a. That the Court order an accounting between the parties to this action so that their respective obligations to one another under the Stock Purchase Agreement and the Sales Agreement and the termination of said Agreements may be fully determined and adjudicated;
b. That the defendant be awarded his damages for the plaintiff's non-performance of its obligations to defendant under the Sales Agreement, as aforesaid;
c. That the plaintiff be restrained and enjoined from taking any further action seeking to enforce the Stock Purchase Agreement and the Sales Agreement; and
d. That the defendant be granted such other and further relief as to the Court seems meet and justice may require.
Management's reply to the counterclaim interposed the defense that any claim of Consultants based on the Sales Agreement was referable to arbitration. Management moved under § 3 of the Arbitration Act, 9 U.S.C. § 3, to stay proceedings on Consultants' second defense and counterclaim "insofar as it raises issues, claims and controversies under the Sales Agreement," Consultants filed a counter-motion to stay the arbitration pendente lite. The District Court granted Management's motion and denied Consultants' motion.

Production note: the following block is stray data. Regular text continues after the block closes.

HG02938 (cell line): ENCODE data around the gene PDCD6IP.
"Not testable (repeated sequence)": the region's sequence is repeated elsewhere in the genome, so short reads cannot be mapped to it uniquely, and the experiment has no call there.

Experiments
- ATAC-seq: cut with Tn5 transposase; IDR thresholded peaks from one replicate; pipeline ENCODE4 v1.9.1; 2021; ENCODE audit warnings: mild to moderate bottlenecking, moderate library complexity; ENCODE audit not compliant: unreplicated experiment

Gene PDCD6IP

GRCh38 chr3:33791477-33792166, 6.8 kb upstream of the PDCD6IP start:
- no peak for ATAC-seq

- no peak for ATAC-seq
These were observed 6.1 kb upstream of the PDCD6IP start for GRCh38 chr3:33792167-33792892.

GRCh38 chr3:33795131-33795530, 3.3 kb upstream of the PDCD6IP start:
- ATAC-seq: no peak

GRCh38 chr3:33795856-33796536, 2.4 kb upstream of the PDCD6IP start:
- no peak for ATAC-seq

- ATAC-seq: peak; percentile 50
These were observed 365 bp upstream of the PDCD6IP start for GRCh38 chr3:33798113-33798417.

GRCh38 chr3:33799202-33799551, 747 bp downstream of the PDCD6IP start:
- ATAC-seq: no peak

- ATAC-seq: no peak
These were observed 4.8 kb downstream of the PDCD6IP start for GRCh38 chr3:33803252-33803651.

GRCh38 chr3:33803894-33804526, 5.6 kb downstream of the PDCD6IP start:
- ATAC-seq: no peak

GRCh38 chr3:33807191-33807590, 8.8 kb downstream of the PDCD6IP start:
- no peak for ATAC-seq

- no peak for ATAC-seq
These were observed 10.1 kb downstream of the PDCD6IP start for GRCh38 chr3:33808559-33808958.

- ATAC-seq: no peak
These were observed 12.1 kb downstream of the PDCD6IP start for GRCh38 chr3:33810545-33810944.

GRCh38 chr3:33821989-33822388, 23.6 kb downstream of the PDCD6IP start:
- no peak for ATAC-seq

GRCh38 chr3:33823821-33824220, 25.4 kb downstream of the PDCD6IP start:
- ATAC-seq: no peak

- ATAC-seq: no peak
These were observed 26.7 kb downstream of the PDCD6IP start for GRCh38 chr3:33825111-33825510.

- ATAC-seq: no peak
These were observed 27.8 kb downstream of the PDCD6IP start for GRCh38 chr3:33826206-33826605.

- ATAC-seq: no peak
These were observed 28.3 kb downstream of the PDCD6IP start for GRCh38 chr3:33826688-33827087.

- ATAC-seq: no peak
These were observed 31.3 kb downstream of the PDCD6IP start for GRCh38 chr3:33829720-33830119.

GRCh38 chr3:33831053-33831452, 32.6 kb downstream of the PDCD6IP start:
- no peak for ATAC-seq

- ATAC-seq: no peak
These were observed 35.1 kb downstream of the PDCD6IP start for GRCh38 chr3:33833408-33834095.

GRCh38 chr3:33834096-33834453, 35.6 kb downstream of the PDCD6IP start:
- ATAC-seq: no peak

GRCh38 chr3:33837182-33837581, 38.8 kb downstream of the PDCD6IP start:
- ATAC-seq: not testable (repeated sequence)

Management contends that this court has no jurisdiction to hear the appeal filed by Consultants. Admittedly, the District Court's order is not an appealable final decision within the meaning of 28 U.S.C. § 1291. The question is whether jurisdiction over the appeal lies under 28 U.S.C. § 1292(a) (1), which permits appeals from " [i]nterlocutory orders * * * granting, continuing, modifying, refusing or dissolving injunctions, or refusing to dissolve or modify injunctions * * *." In a series of decisions culminating in Baltimore Contractors, Inc. v. Bodinger, 348 U.S. 176, 75 S. Ct. 249, 99 L. Ed. 233 (1955), the Supreme Court has held that some stays by trial courts of court proceedings pending arbitration amount to "injunctions" for the purpose of § 1292(a) (1). Where the stay sought is of an action that would have been an action at law before the fusion of law and equity, the grant or denial of such stay is appealable;2 where the order stays an action that would have been brought in equity before the merger, the order is not appealable.3 The theory is that the stay, if sought of a law action, is analogous to a chancellor enjoining proceedings in the law court, a separate forum, whereas a stay of an equitable action represents merely an ordering of judicial business in a single proceeding in equity. This residue of the historic law-equity distinction has been sharply criticized.4 But Baltimore Contractors makes clear that the Supreme Court appreciated that " [t]he incongruity of taking jurisdiction from a stay in a law type and denying jurisdiction in an equity type proceedings springs from the persistence of outmoded procedural differentiations." The Court was aware that "simplification would follow from an assumption or denial of jurisdiction in both." Yet the Court concluded the distinction was rooted in the precedents and should be followed. 348 U.S. at 184-185, 75 S. Ct. 249, 254.